Light is the First Thing to Go: My Advent Stories

Last year I wrote a piece of flash fiction for Loren Eaton’s Shared Storytelling – Advent Ghosts project, and it was difficult. Writing exactly 100 words is not especially hard, but purposefully dredging up fear and loss at Christmas time feels ugly; I wondered last year and I wonder again this year — especially this year — how people will react to this kind of writing.

Then I reread Loren’s words:

Light is the first thing to go as we near the year’s nadir, the days dimming earlier and breaking later. The dark is truly rising. So as Advent approaches, flip every switch in the house, break out the blankets and steel yourself to outlast the gloom. But in all your preparations, pause for a moment, just long enough to peer up into a firmament black and cold as flint. See the frosty flecks of stars? See how the borealis coils its frigid fire around them, eldritch and writhing? What speech do they pour forth to us, and what unearthly knowledge do they show night after endless night?

I have 2 pieces for the Advent Ghost project this year. Following Loren’s example, I am writing one secular story and one sacred story.

Unwanted explores the terror we feel when an unexplained and damaged presence penetrates the safety of our families and our homes; I wrote it before Newtown, but I think like every parent I wrote it from a place of fear of the idea that this presence has designs on our children.

For Later is my take on what I’ve always seen as a poetic and disturbing element in the gifts of the three kings to the baby Jesus.

Advent is about waiting for the light of the world. It is about waiting for God with faith, even on the darkest days. I hope you will read these pieces of flash fiction with a heart and mind willing to look into the dark, so that the brilliance of Christmas day is truly a day of love, gratitude, and salvation for you and yours.

The stories will post later today.

Peace be with you.

I Saw Lightning Fall: Shared Storytelling – Advent Ghosts 2012

Light is the first thing to go as we near the year’s nadir, the days dimming earlier and breaking later. The dark is truly rising. So as Advent approaches, flip every switch in the house, break out the blankets and steel yourself to outlast the gloom. But in all your preparations, pause for a moment, just long enough to peer up into a firmament black and cold as flint. See the frosty flecks of stars? See how the borealis coils its frigid fire around them, eldritch and writhing? What speech do they pour forth to us, and what unearthly knowledge do they show night after endless night?

Come, come. Don’t be shy. Tell us: What did they say to you?

Visit I Saw Lightning Fall: Shared Storytelling: Advent Ghosts 2012. (You can read my submission last year here: https://essediemblog.com/2011/12/24/the-escape-advent-ghosts-2011/. And yes, I’m good for it again this year.)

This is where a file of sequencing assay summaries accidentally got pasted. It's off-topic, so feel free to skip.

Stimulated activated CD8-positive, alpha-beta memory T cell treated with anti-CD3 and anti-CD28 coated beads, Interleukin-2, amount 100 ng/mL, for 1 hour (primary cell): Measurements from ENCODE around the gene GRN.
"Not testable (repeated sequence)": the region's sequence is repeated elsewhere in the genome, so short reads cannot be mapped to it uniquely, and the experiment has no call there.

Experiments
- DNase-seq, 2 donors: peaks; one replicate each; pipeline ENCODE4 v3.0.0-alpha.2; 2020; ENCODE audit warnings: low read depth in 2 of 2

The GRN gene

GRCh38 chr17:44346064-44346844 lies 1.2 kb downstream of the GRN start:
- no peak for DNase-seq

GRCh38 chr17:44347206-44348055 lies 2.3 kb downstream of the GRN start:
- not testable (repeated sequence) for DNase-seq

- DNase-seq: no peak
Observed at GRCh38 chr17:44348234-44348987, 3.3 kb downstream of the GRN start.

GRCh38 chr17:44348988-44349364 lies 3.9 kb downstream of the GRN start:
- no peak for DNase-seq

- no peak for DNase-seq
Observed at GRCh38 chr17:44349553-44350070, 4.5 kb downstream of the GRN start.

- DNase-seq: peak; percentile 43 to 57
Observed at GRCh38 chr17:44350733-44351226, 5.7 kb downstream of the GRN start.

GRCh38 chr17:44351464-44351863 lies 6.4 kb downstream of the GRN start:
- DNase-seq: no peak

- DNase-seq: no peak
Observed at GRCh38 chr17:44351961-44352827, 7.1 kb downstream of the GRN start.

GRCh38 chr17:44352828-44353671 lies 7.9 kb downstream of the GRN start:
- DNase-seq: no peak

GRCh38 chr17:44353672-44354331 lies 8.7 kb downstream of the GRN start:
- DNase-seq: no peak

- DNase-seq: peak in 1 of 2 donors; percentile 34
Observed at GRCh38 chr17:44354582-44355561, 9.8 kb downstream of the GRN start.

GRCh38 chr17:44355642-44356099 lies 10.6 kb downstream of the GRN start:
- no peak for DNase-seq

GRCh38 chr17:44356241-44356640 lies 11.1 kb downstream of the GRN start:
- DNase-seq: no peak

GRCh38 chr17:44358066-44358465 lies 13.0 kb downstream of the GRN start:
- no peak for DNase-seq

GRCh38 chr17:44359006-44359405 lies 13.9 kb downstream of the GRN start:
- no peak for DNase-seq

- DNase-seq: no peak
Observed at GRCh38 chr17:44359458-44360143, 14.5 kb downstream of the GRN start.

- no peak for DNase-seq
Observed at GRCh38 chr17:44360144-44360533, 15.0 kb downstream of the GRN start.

My Story Deconstruction: Or, How Can I Blame the Lilac Bush?

I just spent about a week posting my very own West Virginia ghost tale. You can read the genesis of the story and start with part one on this post if you like. I did this for several reasons:

  • For fun.
  • To get the story out of my own head.
  • Because I think certain elements of the story make a decent contribution to West Virginia folklore/ghost tales beyond the “old” stories.
  • Because it is a great chance to blog about the joys and pitfalls of writing a story.

Let’s start with the obvious: jealous husbands, fatal attractions, good cops/bad cops, and stereotyped church people don’t exactly scream originality, they scream CLICHE! And this is something I saw right away in this story and yet couldn’t help myself from sticking with it. I first thought I might draw this out into a much longer piece of writing that would allow greater exploration and nuance that helps clichés “be OK” in a story, but I decided to cut it down to 3,000 words as a personal challenge in brevity and getting right to the point. One example is that all of the law enforcement people in the original conception of this story had names and personalities. A friend advised me that these characters appear too late in the story to warrant detailed identities, and I agree. The consequence is, though, that they become stereotypes in a shorter story.

(I just realized I kept the sheriff’s name in there. That should come out I suppose.)

Speaking of the sheriff, let’s talk about three of this story’s worst offenses:

  • Head-hopping;
  • Yanking the reader out of the story; and,
  • Refusing to “kill your darlings.”

Head-hopping is a writer’s term for shifting point of view (POV). One example is this line I became attached to, “For a moment, the cop lost his bravado and had to shake off the feeling of ice and mud in his chest.”  The vast majority of this story is told from the Webb Thomas POV. If he isn’t thinking, saying, or seeing it himself, it really technically shouldn’t be expressed. This goes to the “kill your darlings” requirement (read more here), that if you want to turn out the best product you can’t fall in love with your own one liners and paragraphs unto themselves. If they aren’t working, they have to go. Not get moved around. GO.